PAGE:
Because we all have parents and many of
us have children, plays about adults’ impact on their offspring
typically resonate with audiences. The results can be for better or for
worse, as evidenced by two plays currently on Cincinnati stages.
Harper Lee passed away last month, but
her Pulitzer Prize-winning story of justice and racial inequality lives
on, not only as a novel and its memorable cinematic rendition, but also
in Christopher Sergel’s theatrical adaptation.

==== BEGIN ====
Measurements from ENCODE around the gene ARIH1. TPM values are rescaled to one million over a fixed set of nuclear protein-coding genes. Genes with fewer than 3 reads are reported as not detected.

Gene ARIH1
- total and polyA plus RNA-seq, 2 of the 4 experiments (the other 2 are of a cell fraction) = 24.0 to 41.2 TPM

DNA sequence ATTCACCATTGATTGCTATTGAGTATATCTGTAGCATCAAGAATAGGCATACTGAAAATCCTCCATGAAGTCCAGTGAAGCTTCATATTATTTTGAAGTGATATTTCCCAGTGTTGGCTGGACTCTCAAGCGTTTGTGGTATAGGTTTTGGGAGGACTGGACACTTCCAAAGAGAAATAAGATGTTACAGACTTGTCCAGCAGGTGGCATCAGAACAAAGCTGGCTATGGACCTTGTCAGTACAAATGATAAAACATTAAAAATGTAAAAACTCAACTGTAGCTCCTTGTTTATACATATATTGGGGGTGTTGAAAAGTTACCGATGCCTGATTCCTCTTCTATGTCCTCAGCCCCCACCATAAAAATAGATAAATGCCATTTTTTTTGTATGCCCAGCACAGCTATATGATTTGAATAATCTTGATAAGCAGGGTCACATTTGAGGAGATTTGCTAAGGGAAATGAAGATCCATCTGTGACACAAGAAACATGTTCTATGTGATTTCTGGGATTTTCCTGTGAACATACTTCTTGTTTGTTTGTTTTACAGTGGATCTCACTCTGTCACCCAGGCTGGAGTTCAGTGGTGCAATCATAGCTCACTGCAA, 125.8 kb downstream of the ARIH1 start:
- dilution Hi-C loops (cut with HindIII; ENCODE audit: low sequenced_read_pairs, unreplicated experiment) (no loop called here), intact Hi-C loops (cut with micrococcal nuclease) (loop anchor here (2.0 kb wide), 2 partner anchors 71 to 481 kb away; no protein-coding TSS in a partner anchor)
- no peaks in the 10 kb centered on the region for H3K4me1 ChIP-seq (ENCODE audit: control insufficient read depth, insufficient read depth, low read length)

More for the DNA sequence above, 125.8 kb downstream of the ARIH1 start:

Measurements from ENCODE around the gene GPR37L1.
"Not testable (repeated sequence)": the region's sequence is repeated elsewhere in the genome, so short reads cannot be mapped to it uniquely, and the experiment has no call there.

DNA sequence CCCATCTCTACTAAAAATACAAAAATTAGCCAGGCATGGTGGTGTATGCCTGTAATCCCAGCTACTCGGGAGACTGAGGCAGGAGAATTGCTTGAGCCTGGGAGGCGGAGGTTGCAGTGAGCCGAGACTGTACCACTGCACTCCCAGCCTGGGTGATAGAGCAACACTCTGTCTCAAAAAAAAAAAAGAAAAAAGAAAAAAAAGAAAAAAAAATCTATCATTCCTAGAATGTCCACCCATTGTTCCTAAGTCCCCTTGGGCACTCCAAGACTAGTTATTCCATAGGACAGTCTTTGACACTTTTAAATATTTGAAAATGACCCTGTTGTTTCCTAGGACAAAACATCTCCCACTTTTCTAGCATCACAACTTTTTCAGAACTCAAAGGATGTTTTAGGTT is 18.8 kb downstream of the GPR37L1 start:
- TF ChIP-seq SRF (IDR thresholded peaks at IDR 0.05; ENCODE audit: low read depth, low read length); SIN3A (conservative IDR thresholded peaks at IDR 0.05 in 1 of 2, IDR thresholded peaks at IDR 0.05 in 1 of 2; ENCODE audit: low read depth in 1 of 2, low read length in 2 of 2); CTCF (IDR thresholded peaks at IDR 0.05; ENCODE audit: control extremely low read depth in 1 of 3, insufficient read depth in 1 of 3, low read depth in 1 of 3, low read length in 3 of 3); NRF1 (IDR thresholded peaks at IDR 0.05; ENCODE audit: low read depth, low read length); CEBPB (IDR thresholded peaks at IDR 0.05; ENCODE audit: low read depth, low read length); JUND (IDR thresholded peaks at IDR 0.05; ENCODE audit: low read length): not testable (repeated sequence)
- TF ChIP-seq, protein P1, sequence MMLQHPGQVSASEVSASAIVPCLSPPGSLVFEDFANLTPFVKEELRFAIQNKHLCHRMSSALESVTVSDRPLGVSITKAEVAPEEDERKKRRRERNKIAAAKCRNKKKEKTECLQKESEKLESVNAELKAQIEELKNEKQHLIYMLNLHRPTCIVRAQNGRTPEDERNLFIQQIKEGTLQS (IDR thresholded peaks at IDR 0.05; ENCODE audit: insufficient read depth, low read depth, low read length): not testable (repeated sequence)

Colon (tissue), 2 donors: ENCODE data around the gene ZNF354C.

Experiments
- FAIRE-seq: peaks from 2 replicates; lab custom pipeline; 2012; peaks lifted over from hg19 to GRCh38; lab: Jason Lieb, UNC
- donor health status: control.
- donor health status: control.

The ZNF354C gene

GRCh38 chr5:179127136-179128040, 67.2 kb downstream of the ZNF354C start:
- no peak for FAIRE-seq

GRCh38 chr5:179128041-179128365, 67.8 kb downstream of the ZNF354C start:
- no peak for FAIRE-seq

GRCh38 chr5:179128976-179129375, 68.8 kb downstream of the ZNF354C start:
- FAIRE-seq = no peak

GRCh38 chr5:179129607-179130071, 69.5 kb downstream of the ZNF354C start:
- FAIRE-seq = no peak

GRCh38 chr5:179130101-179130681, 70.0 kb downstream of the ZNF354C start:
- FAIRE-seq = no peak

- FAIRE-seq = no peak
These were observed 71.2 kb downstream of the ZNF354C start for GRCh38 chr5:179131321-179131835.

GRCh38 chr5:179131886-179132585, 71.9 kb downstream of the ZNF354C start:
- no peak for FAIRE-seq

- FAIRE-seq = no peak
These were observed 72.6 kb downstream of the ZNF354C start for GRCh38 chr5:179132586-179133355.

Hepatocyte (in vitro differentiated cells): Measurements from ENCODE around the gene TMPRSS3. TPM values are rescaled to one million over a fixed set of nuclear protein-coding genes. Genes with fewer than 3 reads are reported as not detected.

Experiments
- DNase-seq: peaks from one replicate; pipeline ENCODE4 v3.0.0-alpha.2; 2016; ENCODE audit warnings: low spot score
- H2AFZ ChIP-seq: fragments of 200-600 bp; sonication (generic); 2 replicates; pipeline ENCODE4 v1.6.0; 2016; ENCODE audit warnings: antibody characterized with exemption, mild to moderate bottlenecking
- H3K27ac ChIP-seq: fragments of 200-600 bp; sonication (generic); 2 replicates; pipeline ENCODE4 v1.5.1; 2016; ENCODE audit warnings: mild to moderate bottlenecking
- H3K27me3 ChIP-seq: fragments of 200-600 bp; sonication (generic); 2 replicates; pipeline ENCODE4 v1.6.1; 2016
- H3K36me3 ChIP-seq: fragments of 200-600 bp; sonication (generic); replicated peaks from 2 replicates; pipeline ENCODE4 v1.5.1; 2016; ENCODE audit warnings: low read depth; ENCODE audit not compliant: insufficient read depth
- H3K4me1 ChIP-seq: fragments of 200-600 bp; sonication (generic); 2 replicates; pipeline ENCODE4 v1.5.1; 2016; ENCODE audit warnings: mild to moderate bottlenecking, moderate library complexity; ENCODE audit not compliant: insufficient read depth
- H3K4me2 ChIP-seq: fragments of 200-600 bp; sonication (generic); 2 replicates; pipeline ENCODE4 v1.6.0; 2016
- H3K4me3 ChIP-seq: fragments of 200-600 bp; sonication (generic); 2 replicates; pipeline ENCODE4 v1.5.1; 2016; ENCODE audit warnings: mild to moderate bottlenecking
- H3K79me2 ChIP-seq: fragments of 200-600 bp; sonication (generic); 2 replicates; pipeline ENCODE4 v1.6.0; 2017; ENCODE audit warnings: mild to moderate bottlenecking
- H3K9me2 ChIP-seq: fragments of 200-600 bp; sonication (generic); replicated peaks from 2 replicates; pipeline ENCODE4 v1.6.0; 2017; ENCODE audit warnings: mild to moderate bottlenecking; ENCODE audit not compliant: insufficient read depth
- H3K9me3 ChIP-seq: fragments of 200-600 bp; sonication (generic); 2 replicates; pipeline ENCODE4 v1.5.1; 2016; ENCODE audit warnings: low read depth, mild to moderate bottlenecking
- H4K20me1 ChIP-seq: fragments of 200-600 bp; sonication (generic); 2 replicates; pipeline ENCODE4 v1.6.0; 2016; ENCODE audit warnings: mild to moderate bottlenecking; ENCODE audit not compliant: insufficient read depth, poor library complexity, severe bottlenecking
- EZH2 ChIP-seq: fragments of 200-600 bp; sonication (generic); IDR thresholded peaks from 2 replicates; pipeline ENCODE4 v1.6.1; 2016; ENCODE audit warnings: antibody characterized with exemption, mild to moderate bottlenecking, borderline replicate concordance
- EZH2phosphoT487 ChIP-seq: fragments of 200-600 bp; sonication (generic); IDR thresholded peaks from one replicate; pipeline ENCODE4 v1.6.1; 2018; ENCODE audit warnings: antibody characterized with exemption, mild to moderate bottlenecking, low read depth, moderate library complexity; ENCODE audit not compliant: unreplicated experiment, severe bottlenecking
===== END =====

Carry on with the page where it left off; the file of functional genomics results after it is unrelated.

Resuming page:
Finding genuine but previously unknown or
long-lost manuscripts can be a publisher’s dream. Narratives by early
American writers — as diverse as pioneer midwives or former slaves — still create minor sensations and career-enhancing moments for scholars.
What makes Bruce Cromer one of our
region’s best actors? He’s especially good at virtuous characters such
as Atticus Finch, the admirable, broadminded attorney in To Kill a Mockingbird, a role he’s currently playing for Cincinnati Shakespeare Company (CSC).
is about the importance of tolerance and understanding, something not
achieved in these circumstances but that seems possible eventually.
Those sparks of hope have made this a meaningful tale for a
half-century, and CSC has brought the story to life.